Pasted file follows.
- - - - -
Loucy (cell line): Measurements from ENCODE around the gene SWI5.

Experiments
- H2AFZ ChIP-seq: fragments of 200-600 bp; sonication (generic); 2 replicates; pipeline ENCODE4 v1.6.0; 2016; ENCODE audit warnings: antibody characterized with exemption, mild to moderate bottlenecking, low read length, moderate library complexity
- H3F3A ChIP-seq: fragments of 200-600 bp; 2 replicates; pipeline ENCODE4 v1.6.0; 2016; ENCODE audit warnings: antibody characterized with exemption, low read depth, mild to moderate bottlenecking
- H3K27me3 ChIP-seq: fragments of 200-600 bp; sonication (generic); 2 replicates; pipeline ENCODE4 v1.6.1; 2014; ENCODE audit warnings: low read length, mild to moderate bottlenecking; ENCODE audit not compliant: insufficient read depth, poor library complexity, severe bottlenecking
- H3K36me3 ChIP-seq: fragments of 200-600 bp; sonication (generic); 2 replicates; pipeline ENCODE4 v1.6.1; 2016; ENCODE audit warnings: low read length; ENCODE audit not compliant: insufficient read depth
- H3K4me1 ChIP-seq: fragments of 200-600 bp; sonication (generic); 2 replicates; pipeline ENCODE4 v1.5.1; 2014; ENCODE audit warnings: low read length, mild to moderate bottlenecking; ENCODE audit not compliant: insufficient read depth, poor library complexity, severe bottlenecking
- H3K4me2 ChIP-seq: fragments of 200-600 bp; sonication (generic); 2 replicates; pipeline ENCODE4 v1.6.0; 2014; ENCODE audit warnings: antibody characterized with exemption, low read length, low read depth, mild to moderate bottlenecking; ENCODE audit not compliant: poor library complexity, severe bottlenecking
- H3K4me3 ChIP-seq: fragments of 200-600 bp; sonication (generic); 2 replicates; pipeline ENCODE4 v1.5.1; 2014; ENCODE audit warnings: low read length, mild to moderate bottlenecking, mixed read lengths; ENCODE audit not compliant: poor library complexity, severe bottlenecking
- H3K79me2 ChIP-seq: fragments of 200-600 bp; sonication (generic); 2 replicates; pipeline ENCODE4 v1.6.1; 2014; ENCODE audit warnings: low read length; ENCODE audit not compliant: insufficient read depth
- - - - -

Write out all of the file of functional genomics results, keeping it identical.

Loucy (cell line): Measurements from ENCODE around the gene SWI5.

Experiments
- H2AFZ ChIP-seq: fragments of 200-600 bp; sonication (generic); 2 replicates; pipeline ENCODE4 v1.6.0; 2016; ENCODE audit warnings: antibody characterized with exemption, mild to moderate bottlenecking, low read length, moderate library complexity
- H3F3A ChIP-seq: fragments of 200-600 bp; 2 replicates; pipeline ENCODE4 v1.6.0; 2016; ENCODE audit warnings: antibody characterized with exemption, low read depth, mild to moderate bottlenecking
- H3K27me3 ChIP-seq: fragments of 200-600 bp; sonication (generic); 2 replicates; pipeline ENCODE4 v1.6.1; 2014; ENCODE audit warnings: low read length, mild to moderate bottlenecking; ENCODE audit not compliant: insufficient read depth, poor library complexity, severe bottlenecking
- H3K36me3 ChIP-seq: fragments of 200-600 bp; sonication (generic); 2 replicates; pipeline ENCODE4 v1.6.1; 2016; ENCODE audit warnings: low read length; ENCODE audit not compliant: insufficient read depth
- H3K4me1 ChIP-seq: fragments of 200-600 bp; sonication (generic); 2 replicates; pipeline ENCODE4 v1.5.1; 2014; ENCODE audit warnings: low read length, mild to moderate bottlenecking; ENCODE audit not compliant: insufficient read depth, poor library complexity, severe bottlenecking
- H3K4me2 ChIP-seq: fragments of 200-600 bp; sonication (generic); 2 replicates; pipeline ENCODE4 v1.6.0; 2014; ENCODE audit warnings: antibody characterized with exemption, low read length, low read depth, mild to moderate bottlenecking; ENCODE audit not compliant: poor library complexity, severe bottlenecking
- H3K4me3 ChIP-seq: fragments of 200-600 bp; sonication (generic); 2 replicates; pipeline ENCODE4 v1.5.1; 2014; ENCODE audit warnings: low read length, mild to moderate bottlenecking, mixed read lengths; ENCODE audit not compliant: poor library complexity, severe bottlenecking
- H3K79me2 ChIP-seq: fragments of 200-600 bp; sonication (generic); 2 replicates; pipeline ENCODE4 v1.6.1; 2014; ENCODE audit warnings: low read length; ENCODE audit not compliant: insufficient read depth